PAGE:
The Tailor of Panama
Spy thriller The Tailor of Panama takes the 007 ethos two steps in a satirical direction. All those women James Bond seduces, for example. Don't they (or their husbands) ever take revenge on the wily superspy? In this movie, they do. British special agent Andy Osnard (Pierce Brosnan) gets sent to Panama for sleeping with the wife of a Spanish minister. Male promiscuity punished!?... this clearly isn't going to be the ordinary espionage movie. The sleazy operative doesn't wait long to rustle up some action. He latches onto a British tailor with bourgeoisie pretensions (Geoffrey Rush). The tailor's beautiful, high-ranking embassy wife (Jamie Lee Curtis) possesses information crucial to the future of the Panama Canal. Osnard pressures Rush's character into stealing government secrets amid an expanding web of sexual and political trickery.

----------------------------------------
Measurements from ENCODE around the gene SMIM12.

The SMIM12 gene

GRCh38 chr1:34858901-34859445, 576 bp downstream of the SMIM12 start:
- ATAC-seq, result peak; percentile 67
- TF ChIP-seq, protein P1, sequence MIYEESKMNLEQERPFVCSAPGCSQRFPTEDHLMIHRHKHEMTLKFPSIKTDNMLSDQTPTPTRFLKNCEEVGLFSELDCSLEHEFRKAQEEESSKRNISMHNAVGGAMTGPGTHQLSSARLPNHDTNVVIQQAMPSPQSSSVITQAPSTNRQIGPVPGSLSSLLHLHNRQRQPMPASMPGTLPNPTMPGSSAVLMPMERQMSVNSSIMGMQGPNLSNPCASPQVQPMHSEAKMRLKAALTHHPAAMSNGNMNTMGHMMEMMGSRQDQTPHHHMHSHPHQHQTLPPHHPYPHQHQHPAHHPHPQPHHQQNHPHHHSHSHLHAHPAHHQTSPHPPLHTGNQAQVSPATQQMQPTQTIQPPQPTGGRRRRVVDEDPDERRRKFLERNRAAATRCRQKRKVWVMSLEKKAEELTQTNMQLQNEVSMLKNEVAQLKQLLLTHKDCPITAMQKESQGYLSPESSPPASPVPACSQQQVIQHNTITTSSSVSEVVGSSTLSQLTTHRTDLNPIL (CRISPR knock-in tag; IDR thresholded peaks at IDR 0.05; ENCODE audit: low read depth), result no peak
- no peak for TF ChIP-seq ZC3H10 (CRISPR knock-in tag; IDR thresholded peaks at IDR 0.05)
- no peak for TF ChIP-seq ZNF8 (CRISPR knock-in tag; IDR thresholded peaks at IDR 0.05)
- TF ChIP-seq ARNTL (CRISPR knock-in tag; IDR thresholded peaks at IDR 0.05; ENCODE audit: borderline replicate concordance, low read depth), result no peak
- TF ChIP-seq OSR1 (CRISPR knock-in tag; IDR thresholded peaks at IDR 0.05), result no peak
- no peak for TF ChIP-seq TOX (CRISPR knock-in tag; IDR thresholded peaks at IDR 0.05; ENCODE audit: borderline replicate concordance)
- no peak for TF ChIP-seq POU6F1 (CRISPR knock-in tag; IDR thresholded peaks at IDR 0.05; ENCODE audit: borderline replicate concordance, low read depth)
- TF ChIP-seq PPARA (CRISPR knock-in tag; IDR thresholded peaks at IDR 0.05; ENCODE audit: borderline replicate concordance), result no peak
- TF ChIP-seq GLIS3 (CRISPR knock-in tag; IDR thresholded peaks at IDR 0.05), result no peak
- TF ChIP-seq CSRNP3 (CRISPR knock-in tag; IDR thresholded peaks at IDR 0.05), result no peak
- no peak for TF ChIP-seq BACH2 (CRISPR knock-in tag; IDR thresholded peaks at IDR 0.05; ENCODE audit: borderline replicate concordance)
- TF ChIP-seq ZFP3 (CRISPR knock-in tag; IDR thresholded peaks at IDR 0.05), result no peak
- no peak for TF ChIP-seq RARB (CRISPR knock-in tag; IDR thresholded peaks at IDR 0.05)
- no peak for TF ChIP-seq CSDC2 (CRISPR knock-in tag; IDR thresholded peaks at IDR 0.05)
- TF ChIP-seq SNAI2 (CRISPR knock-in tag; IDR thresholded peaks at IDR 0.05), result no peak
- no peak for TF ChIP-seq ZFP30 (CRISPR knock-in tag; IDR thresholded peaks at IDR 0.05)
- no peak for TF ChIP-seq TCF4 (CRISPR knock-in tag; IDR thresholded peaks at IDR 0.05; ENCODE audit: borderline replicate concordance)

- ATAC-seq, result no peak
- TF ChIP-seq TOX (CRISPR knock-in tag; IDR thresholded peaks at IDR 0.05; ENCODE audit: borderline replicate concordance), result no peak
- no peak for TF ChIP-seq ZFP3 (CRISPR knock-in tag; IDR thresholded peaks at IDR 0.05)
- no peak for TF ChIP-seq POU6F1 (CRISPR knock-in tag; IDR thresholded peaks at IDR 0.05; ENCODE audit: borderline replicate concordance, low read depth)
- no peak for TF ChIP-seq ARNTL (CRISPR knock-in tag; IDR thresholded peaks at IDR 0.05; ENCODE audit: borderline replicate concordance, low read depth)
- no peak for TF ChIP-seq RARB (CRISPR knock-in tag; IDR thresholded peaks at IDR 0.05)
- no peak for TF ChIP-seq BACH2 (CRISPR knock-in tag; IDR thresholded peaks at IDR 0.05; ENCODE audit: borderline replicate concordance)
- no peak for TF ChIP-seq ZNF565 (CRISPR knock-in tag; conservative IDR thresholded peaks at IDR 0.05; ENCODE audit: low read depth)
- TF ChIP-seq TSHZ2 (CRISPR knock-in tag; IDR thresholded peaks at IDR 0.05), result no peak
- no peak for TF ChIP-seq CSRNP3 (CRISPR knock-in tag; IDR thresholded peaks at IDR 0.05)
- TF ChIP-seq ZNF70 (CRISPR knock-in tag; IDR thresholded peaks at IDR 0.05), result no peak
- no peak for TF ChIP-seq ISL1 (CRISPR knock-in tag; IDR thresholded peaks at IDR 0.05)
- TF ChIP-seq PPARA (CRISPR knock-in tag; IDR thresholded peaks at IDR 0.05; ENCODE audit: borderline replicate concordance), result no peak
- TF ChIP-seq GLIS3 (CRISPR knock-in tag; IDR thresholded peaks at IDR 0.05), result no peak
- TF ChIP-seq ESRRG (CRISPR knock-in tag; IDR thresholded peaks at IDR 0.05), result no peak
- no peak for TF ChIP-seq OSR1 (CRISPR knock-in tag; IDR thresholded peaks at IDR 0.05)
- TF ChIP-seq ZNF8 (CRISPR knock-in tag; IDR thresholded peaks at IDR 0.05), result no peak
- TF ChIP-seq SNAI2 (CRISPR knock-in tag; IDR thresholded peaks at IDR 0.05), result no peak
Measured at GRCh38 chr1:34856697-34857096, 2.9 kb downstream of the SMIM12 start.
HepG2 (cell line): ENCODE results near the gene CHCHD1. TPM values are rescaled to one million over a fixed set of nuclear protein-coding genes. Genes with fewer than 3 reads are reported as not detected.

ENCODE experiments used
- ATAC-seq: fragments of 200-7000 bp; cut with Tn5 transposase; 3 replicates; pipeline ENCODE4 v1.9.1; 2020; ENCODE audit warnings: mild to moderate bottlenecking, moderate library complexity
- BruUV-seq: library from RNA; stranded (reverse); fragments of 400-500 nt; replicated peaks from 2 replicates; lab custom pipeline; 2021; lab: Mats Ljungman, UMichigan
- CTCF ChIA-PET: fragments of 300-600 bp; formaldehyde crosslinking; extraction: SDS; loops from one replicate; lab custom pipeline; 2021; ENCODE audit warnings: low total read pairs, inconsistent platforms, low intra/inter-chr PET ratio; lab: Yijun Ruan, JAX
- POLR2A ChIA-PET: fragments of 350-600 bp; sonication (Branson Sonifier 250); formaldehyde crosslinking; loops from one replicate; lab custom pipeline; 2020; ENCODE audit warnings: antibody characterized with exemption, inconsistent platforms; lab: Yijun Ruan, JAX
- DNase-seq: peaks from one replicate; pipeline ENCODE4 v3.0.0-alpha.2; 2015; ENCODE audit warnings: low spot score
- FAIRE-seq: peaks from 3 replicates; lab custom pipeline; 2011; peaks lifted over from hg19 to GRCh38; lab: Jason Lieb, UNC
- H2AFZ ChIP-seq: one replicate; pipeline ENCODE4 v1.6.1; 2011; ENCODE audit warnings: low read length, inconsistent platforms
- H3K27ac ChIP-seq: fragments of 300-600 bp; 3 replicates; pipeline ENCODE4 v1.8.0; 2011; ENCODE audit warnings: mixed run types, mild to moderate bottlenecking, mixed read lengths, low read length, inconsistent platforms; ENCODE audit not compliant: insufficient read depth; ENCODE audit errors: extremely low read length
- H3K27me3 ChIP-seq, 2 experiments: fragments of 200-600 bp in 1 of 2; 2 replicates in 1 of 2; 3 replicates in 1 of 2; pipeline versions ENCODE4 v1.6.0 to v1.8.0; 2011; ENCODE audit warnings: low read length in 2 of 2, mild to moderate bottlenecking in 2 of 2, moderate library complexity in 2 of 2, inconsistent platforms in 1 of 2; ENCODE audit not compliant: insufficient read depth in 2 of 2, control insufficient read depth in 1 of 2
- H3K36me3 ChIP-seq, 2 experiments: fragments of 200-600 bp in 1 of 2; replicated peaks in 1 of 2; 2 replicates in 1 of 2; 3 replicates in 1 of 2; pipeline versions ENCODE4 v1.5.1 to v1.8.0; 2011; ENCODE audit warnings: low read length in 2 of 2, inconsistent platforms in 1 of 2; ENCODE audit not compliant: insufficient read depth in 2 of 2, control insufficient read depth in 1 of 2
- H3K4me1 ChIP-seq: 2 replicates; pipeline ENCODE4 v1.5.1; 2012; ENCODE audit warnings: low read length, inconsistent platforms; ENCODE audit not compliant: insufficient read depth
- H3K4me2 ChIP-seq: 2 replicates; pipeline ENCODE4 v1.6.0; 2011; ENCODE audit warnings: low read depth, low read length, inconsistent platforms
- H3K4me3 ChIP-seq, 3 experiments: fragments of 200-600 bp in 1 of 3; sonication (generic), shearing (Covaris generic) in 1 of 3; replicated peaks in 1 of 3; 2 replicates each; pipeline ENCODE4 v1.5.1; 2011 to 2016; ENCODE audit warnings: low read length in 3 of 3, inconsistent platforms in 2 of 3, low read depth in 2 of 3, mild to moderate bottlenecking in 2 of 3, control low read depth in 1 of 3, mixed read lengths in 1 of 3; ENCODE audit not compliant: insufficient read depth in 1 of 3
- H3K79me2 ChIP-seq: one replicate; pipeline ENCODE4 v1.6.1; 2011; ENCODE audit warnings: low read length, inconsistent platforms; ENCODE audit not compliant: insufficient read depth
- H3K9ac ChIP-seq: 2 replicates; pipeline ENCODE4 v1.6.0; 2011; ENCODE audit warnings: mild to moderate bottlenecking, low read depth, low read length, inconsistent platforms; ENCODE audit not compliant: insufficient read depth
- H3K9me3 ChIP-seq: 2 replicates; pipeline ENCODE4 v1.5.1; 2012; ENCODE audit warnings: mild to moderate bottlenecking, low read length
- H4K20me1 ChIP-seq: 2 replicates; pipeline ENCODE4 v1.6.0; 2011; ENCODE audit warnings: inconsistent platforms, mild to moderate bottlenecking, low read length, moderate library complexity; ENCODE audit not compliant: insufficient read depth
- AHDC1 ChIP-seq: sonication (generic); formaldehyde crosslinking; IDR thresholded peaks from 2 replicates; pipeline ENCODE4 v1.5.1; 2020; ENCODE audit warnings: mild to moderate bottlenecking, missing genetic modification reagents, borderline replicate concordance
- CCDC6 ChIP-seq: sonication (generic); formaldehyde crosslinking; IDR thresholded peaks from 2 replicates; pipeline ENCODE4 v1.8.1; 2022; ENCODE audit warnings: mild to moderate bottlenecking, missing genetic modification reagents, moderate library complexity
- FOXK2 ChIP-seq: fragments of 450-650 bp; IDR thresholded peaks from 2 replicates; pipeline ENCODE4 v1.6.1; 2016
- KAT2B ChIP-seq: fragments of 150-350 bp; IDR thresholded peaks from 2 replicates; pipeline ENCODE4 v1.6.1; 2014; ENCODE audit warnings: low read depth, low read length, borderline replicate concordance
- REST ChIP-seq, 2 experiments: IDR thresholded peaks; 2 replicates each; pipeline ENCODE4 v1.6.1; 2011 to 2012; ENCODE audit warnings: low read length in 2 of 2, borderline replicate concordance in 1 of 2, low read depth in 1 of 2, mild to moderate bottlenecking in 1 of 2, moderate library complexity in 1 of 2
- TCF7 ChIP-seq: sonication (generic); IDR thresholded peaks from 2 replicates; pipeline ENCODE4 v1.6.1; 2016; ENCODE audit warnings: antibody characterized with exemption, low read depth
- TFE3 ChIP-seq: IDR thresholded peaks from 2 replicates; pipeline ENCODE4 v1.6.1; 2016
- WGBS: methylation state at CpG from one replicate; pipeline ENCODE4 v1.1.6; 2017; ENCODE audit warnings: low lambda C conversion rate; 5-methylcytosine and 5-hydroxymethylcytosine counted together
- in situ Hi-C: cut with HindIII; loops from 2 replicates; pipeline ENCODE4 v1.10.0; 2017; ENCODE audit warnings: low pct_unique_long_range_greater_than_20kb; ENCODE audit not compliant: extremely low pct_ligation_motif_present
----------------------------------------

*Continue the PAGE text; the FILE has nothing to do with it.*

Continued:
As spy flicks go, The Tailor of Panama offers conventional pleasures. What makes the movie stand out is a refreshing satirical edge. Brosnan's performance as an off-color, second-rate secret agent is delectably unlikable. Intrigue and sexual innuendo ring his collar like sweat. Traditional 007 movies brim with highly suggestive double entendres, and foul-mouth Osnard attempts the same. He only succeeds in blurting out obvious, tawdry similes: “This is dark work—like oral sex—but somebody's got to do it.” Seen in a history-free vacuum, this film might seem spotty. Given the context, The Tailor of Panama offers humorous commentary on Cold War rogues floundering about in the 21st century.
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